Features

Men, key partners in addressing reproductive health challenges

SHIKANDA KAWANGWA
WORLD over men constitute an important aspect of efforts to improve women’s health. And involving them in addressing the challenges faced by women in Sexual Reproductive Health (SRH) is the way to go.
Sexual reproductive health is the concept of human rights applied to sexuality and reproduction. It is a combination of four fields that in some contexts are more or less distinct from each other. These four fields are sexual health, sexual rights, reproductive health and reproductive rights.
These four fields are treated as separate but inherently intertwined.
Despite these obligations, violations of women’s sexual and reproductive health rights are frequent. These take many forms including denial of access to services, or poor quality services, subjecting women’s access to third party authorisation, and performance of procedures related to women’s reproductive and sexual health without the woman’s consent such as forced sterilisation, forced virginity examinations, and forced abortion.
Women’s sexual and reproductive health rights are also at risk when they are subjected to early marriage. To maintain one’s sexual and reproductive health, people need access to accurate information on the safe, effective, affordable and acceptable contraception method of their choice. They must be informed and empowered to protect themselves from sexually transmitted infections. And when they decide to have children, women must have access to services that can help them have a fit pregnancy, safe delivery and healthy baby.
Every individual has the right to make their own choices about their sexual and reproductive health.
As such, involving men in SRH is central to the achievement of rights within and beyond the health sector.
Often overlooked but very important is the role played by men and their relationships with women, which entails that there is little excuse for overlooking them in this regard.
Male involvement is central to improving SRH, but unfortunately the call for involving men is limited.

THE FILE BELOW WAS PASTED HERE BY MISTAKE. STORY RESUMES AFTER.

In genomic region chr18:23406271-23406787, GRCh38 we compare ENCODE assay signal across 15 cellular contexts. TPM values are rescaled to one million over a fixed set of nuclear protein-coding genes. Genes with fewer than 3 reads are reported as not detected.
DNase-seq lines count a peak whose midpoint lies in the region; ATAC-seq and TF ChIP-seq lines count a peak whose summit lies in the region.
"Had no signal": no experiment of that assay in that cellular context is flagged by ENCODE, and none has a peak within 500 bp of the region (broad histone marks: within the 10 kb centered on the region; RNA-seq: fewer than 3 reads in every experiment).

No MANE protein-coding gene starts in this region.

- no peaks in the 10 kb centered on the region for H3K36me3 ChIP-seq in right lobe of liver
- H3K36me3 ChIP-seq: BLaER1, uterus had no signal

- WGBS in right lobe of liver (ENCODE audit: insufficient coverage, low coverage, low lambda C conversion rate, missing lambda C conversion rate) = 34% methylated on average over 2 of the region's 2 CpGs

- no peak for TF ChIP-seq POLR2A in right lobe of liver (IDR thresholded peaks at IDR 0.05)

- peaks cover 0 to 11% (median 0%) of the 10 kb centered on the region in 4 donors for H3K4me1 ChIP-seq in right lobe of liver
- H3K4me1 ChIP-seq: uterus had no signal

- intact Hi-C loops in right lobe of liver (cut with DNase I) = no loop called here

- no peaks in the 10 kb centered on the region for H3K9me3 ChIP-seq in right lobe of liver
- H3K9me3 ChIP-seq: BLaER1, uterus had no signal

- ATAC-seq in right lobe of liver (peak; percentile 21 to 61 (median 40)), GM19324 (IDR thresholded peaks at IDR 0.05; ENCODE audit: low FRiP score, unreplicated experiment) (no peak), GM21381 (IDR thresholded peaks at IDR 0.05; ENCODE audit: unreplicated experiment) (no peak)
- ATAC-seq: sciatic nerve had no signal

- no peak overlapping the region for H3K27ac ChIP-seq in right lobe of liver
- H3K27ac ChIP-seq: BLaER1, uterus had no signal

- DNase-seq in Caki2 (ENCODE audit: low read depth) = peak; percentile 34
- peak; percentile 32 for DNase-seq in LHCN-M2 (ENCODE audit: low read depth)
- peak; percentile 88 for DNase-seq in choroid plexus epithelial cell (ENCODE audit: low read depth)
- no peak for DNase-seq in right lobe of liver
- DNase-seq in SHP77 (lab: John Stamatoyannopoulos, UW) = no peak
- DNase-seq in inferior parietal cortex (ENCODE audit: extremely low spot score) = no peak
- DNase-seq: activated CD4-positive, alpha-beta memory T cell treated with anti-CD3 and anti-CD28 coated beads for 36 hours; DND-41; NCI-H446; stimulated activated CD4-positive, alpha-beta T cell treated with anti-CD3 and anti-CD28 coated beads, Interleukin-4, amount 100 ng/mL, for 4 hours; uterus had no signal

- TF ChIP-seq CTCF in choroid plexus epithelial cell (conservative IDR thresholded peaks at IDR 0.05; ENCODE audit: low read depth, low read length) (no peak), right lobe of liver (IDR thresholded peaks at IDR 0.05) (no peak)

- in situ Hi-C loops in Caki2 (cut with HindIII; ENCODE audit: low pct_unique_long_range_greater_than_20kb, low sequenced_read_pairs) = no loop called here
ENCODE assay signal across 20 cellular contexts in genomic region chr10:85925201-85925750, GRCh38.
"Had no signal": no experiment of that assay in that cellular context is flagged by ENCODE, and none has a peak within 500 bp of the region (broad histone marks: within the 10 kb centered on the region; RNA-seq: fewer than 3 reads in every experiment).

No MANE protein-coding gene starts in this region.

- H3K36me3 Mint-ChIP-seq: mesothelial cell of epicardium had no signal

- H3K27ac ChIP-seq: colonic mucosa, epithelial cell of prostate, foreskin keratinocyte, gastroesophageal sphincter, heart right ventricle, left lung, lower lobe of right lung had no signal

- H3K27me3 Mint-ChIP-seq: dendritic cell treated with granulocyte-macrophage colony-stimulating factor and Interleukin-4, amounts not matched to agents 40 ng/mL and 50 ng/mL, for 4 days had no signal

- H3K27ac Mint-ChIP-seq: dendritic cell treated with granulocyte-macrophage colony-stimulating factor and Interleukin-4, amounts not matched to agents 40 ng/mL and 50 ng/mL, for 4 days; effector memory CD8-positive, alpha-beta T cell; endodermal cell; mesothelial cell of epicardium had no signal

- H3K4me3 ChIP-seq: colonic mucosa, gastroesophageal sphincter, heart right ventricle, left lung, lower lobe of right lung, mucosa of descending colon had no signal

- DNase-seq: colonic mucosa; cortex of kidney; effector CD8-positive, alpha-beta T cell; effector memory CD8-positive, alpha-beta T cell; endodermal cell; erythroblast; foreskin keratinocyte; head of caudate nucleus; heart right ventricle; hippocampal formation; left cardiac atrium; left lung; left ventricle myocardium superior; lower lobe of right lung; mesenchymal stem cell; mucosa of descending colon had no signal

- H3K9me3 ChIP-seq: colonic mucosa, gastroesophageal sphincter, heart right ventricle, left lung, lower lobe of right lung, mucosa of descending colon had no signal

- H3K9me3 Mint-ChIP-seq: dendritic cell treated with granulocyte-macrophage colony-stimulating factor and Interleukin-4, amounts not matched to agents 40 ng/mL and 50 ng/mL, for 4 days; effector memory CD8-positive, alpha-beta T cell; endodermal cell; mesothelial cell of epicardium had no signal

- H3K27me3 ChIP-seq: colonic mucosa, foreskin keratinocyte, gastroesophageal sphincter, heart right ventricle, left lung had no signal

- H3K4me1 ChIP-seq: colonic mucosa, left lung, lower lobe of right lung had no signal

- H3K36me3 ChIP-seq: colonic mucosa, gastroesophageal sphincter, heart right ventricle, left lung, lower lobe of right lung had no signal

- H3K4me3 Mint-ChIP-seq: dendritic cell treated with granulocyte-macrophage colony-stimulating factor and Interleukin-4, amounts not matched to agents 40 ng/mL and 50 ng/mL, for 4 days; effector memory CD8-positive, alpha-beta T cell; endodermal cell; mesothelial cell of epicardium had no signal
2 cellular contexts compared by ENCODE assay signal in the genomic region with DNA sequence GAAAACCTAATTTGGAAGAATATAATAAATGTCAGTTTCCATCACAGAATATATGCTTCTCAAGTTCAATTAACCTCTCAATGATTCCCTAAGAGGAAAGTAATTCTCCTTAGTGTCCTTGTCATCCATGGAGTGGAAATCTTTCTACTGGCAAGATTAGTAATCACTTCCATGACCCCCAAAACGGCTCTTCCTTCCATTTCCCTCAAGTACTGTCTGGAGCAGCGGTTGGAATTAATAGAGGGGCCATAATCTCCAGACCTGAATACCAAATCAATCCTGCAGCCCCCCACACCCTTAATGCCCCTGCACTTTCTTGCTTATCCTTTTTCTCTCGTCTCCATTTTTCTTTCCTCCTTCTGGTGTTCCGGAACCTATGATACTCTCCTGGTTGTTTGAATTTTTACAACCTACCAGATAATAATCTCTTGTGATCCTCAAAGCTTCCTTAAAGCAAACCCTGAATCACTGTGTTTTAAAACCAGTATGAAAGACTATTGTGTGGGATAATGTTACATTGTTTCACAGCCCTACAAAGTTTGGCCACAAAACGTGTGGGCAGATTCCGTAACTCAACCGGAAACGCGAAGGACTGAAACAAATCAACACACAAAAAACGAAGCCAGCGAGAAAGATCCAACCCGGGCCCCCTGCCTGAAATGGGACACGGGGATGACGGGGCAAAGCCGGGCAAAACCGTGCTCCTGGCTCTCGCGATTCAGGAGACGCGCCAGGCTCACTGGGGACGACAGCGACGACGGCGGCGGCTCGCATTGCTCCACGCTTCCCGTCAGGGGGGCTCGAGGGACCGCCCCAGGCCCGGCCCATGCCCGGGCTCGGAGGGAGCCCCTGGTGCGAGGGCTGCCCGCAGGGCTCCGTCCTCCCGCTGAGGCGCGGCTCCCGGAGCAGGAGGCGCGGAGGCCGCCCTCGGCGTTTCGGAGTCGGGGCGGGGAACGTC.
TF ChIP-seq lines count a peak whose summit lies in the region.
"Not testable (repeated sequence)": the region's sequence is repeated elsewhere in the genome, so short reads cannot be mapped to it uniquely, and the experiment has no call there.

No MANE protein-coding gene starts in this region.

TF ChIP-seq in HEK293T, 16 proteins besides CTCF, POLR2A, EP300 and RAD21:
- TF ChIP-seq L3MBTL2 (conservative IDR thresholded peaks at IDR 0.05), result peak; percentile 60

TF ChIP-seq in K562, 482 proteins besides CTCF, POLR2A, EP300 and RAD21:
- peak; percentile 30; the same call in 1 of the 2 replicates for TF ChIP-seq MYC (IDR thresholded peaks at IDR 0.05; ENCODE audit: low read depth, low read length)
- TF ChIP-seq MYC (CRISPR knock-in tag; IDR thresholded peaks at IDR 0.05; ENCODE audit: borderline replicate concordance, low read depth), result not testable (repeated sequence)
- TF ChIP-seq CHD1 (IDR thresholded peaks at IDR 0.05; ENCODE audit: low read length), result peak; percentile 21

There is no doubt that men have their own set of unmet SRH needs and concerns that need to be addressed.
An approach that addresses men as partners reflects the view that men can improve and impede women’s use and access of SRH.
However, men must be viewed as allies and resources in efforts to improve contraceptive prevalence rates and other dimensions of reproductive health by focusing on men as clients.
Another approach is the consideration of men as agents of positive change by acknowledging the fundamental role men play in supporting women’s reproductive health and in transforming the social roles that restrict SRH rights.
It is important to know that male partners may also significantly influence the use of other female methods if they are not well informed.
Men may control the economic resources required to access these methods or may indirectly impede or directly prohibit women from visiting health facilities to access these methods, or may not approve of women’s actual use of these methods causing women to use contraceptives secretly as a way to avoid confrontation from their unsupportive and uninformed partners.
The need to sensitise men on SRH issues cannot be overemphasised as poorly informed men in under-served rural areas may not fully recognise the grave symptoms during labour that should convince them to take their wives to secondary or tertiary health centres for care.
In some unfortunate circumstances, once a man is not enlightened on reproductive health, violence against women is known to increase during pregnancy. Men behaving irresponsibly or unsupportively may be a source of chronic stress for women, a condition known to negatively affect the course and outcome of a woman’s pregnancy.
Due to lack of information, men may perpetuate harmful local myths about good health practices for women during pregnancy. Because men mediate women’s access to economic resources in many parts of the world, women’s nutritional status, especially during pregnancy, may depend heavily on partners.
Many men do not understand how their lack of knowledge affects those close to them. Men need to be educated about the risks their behaviour can pose for their own health and that of their sexual partners.
Women have been the principal targets of sexual and reproductive health services over the past decades and men’s participation has been minimal.
If men are involved and supported as equal partners better outcomes in sexual and reproductive health indicators, such as contraception acceptance, safer sexual behaviours, use of reproductive health services and reduction in SRH related morbidity and mortality, can be expected.
In fact, neglecting to provide information and services for men can negatively affect women’s overall health. For example, men who are educated about reproductive health issues are more likely to support their partners in decisions on contraceptive use and family planning
The author is Livingstone based Zambia Daily Mail correspondent.

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